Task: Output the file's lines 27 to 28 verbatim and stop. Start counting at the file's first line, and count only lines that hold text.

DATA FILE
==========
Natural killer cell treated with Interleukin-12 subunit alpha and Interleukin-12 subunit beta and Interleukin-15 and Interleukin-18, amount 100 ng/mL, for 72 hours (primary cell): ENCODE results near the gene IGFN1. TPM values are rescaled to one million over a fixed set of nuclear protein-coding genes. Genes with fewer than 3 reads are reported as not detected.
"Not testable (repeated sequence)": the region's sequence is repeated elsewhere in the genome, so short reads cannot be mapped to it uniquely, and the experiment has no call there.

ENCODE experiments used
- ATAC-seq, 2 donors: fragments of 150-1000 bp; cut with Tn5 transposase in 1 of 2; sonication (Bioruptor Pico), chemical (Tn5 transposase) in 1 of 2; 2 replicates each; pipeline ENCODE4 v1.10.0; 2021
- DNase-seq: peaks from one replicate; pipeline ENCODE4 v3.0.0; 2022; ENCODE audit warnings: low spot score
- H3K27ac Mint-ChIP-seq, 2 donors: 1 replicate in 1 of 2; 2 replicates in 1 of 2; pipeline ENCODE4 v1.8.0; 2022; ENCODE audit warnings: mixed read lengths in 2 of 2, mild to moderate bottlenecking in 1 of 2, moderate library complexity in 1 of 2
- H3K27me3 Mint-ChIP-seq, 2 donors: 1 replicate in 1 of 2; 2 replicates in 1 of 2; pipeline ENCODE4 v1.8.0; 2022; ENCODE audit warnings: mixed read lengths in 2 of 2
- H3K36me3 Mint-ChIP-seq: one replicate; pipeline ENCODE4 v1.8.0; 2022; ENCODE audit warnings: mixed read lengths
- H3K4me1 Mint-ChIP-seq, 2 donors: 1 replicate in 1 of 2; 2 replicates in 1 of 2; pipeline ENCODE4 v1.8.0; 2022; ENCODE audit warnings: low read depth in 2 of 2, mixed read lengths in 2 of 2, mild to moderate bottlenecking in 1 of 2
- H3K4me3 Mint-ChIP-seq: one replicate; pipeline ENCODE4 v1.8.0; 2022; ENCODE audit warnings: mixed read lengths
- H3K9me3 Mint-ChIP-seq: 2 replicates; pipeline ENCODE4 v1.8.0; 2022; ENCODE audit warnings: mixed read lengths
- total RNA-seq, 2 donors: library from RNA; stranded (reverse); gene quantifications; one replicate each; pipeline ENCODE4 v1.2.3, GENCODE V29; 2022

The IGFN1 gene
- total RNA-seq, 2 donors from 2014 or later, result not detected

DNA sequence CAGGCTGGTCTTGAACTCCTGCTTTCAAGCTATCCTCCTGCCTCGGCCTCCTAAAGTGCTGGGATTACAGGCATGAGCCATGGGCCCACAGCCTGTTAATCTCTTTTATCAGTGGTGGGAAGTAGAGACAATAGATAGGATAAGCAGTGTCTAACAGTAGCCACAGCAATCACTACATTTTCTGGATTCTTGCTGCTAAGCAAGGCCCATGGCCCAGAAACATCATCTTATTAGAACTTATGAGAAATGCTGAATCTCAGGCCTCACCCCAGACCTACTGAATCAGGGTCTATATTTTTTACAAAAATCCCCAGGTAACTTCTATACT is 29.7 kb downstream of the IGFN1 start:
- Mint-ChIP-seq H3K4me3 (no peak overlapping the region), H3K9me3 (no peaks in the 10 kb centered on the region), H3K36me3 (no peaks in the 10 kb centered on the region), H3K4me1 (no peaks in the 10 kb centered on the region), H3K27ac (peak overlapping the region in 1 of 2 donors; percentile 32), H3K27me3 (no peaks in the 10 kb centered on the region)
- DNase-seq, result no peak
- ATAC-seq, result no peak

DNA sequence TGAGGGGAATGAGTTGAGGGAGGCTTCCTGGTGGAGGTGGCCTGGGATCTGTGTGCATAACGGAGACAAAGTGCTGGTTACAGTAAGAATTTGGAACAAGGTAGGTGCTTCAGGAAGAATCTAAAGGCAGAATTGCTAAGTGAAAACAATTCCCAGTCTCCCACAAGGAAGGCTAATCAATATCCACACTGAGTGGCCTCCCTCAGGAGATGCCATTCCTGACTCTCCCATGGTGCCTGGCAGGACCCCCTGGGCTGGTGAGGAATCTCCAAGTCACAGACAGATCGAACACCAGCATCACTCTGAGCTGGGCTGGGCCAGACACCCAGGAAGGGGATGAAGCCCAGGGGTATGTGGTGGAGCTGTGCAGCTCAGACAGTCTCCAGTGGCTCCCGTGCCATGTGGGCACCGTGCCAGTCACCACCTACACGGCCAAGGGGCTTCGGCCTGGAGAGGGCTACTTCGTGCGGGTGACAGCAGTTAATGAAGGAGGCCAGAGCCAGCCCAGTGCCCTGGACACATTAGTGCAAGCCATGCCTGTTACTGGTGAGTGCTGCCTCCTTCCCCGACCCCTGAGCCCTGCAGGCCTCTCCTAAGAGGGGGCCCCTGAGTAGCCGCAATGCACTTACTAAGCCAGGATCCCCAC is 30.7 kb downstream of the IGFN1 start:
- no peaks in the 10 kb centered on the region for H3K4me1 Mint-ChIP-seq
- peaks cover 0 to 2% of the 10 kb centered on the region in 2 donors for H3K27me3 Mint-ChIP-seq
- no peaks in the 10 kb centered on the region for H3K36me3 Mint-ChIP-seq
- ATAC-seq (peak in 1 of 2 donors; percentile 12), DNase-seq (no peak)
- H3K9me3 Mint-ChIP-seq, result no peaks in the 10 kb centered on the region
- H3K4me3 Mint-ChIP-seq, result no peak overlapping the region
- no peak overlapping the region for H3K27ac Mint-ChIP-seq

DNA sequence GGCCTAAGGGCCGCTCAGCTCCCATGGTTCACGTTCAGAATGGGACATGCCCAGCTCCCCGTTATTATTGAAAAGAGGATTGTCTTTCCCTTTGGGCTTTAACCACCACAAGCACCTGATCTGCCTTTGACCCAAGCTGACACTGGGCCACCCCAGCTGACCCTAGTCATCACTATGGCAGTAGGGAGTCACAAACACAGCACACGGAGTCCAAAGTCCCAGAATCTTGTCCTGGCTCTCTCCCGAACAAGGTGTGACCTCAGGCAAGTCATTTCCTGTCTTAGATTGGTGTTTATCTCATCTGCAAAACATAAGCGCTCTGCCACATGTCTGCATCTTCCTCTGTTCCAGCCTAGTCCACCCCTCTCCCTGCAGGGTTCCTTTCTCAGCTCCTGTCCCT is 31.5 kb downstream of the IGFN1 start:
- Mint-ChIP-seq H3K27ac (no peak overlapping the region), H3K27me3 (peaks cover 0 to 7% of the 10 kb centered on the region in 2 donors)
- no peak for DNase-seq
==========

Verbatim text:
DNA sequence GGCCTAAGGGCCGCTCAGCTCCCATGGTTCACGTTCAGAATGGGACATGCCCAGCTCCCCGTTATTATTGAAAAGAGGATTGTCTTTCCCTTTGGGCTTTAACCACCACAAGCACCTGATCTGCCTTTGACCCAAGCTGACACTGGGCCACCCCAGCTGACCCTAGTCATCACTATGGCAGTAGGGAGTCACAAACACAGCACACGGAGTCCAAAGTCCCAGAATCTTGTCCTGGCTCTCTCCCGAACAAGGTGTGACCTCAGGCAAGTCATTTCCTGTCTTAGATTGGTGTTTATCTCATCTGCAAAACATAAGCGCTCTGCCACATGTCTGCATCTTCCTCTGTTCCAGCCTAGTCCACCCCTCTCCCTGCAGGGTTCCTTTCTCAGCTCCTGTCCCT is 31.5 kb downstream of the IGFN1 start:
- Mint-ChIP-seq H3K27ac (no peak overlapping the region), H3K27me3 (peaks cover 0 to 7% of the 10 kb centered on the region in 2 donors)